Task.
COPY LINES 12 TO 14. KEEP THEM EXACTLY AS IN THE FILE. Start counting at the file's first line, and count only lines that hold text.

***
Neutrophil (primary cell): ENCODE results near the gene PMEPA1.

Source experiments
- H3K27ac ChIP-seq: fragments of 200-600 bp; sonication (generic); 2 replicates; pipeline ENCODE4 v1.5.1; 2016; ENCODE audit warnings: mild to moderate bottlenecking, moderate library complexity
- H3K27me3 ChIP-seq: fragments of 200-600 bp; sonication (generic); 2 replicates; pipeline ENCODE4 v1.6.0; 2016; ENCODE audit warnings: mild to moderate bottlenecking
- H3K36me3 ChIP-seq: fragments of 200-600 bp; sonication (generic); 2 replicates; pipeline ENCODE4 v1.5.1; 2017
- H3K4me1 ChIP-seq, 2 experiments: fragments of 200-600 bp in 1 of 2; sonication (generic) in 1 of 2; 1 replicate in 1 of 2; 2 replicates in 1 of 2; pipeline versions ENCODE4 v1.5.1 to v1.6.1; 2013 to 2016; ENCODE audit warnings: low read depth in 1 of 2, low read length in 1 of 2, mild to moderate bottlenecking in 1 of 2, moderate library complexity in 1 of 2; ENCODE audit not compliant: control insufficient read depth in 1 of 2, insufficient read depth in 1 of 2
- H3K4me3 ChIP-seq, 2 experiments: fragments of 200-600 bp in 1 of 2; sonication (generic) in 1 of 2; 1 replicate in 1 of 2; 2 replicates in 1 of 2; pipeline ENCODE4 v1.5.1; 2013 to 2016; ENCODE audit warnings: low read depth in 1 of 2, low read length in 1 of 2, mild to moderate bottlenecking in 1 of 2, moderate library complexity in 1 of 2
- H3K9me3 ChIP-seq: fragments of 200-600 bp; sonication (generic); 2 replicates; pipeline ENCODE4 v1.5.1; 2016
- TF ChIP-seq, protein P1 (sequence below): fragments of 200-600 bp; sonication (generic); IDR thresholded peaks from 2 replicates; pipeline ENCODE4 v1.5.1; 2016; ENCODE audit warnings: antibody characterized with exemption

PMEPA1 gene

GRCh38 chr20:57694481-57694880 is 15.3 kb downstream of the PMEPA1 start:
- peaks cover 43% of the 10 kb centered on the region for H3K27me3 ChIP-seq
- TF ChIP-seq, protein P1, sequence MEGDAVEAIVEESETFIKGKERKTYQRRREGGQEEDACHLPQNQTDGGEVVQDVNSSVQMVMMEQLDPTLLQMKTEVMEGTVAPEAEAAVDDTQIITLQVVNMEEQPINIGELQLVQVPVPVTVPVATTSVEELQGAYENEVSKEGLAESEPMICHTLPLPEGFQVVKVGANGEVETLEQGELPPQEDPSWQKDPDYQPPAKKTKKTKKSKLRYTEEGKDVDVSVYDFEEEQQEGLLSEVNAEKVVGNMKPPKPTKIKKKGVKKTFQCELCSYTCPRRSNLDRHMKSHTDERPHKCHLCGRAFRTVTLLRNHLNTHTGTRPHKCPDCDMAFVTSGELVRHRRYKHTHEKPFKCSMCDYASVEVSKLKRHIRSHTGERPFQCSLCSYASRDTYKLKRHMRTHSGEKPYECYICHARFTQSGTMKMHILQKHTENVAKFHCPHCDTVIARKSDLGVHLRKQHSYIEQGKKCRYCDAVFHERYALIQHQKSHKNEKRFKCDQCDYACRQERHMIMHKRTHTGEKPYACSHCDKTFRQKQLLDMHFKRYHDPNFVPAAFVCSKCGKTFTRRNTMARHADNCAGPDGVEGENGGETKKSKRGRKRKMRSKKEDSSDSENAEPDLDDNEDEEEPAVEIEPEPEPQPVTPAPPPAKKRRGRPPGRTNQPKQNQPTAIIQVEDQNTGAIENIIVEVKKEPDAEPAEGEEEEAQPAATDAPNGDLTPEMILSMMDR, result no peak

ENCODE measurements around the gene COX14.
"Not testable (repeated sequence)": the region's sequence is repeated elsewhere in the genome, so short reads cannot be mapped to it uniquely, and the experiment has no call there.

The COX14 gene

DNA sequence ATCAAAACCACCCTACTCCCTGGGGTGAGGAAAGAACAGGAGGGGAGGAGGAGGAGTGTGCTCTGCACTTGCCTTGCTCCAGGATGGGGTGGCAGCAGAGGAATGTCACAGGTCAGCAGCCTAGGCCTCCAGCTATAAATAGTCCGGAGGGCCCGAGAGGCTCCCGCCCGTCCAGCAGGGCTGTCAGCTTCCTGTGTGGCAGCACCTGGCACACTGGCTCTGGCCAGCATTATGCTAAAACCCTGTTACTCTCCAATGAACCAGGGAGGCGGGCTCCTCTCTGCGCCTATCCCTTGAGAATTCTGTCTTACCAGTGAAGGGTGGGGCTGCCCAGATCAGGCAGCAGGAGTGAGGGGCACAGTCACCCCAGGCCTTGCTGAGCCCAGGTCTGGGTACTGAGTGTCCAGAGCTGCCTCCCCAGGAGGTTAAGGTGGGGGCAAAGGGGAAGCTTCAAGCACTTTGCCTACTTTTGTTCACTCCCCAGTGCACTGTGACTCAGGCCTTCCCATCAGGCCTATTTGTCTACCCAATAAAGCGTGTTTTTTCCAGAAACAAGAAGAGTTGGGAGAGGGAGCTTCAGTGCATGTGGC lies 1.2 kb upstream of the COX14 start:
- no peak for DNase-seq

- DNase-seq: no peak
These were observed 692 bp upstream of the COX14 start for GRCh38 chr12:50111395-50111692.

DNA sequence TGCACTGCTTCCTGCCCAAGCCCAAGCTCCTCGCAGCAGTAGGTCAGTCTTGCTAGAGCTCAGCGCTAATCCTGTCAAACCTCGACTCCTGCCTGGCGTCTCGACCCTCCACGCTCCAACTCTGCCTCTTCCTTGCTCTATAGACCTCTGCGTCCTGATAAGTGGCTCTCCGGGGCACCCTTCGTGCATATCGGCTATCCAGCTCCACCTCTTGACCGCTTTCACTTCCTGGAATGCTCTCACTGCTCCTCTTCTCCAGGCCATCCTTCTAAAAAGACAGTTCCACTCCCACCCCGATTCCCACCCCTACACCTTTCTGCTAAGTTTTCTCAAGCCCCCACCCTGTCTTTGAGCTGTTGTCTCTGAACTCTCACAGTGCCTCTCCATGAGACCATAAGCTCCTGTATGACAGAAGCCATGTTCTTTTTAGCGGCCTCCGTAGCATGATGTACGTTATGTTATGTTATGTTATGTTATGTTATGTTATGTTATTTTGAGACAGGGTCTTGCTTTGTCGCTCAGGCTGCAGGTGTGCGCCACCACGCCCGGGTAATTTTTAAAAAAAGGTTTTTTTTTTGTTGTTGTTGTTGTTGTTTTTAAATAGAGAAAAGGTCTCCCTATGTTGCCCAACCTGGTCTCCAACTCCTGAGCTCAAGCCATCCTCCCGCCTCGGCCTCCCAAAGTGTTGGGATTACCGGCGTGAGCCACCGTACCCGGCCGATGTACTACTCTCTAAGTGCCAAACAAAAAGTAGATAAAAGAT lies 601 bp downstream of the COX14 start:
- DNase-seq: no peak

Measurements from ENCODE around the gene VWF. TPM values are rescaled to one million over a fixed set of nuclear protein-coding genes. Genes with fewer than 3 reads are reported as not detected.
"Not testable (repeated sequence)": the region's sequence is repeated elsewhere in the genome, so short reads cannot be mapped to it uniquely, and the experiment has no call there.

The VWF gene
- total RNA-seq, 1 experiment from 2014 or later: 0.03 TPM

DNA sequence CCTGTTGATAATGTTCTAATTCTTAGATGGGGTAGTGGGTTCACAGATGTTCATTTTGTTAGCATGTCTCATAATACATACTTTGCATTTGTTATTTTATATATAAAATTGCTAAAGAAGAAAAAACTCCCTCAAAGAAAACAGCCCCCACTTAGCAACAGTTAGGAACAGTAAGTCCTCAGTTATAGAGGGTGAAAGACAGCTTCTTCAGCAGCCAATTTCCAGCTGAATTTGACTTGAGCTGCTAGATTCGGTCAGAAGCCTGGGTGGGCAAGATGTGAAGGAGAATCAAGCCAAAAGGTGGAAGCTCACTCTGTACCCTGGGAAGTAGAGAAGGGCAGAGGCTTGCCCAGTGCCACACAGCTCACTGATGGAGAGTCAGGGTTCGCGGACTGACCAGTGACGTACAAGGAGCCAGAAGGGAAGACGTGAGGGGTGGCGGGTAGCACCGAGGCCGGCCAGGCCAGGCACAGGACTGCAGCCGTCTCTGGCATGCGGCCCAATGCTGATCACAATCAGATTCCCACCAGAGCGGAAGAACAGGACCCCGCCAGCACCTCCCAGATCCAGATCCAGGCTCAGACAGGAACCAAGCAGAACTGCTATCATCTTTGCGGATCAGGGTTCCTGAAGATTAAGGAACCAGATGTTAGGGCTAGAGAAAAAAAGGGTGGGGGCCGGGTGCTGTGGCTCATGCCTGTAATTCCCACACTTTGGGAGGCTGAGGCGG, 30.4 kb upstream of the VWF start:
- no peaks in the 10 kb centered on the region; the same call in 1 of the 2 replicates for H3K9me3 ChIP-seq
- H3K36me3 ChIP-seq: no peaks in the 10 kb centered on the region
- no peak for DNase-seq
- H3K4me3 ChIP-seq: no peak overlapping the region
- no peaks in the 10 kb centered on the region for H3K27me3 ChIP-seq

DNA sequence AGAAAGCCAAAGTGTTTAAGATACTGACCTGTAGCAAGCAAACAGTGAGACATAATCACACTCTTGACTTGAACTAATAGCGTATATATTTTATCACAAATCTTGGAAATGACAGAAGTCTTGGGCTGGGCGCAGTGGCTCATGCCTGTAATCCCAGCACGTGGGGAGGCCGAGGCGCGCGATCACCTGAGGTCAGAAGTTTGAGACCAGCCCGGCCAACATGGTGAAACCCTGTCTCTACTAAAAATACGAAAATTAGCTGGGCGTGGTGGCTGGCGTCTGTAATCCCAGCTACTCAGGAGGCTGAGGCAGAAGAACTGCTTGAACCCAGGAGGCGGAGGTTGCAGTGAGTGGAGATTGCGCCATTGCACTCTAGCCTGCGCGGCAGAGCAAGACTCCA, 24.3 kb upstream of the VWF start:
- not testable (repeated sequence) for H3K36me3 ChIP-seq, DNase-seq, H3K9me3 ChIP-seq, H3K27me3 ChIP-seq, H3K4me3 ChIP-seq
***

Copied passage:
- peaks cover 43% of the 10 kb centered on the region for H3K27me3 ChIP-seq
- TF ChIP-seq, protein P1, sequence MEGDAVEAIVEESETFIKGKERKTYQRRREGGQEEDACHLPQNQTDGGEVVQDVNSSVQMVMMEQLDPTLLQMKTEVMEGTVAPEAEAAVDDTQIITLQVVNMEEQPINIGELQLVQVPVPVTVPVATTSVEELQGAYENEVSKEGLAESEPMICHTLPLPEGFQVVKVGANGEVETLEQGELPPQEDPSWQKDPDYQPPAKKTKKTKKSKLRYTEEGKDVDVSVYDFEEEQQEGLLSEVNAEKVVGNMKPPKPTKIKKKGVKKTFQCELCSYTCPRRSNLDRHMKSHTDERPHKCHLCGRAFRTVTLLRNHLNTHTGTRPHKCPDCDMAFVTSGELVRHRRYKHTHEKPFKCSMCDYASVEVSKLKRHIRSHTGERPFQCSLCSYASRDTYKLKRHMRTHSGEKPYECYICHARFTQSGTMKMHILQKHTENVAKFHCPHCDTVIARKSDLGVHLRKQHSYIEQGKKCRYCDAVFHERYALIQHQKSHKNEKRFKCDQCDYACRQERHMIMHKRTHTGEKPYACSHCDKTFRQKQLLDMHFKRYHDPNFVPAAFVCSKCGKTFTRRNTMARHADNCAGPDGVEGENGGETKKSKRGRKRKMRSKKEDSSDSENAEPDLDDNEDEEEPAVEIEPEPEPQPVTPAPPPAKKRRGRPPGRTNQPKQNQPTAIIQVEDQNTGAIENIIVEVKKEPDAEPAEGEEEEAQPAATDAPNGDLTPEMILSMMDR, result no peak

ENCODE measurements around the gene COX14.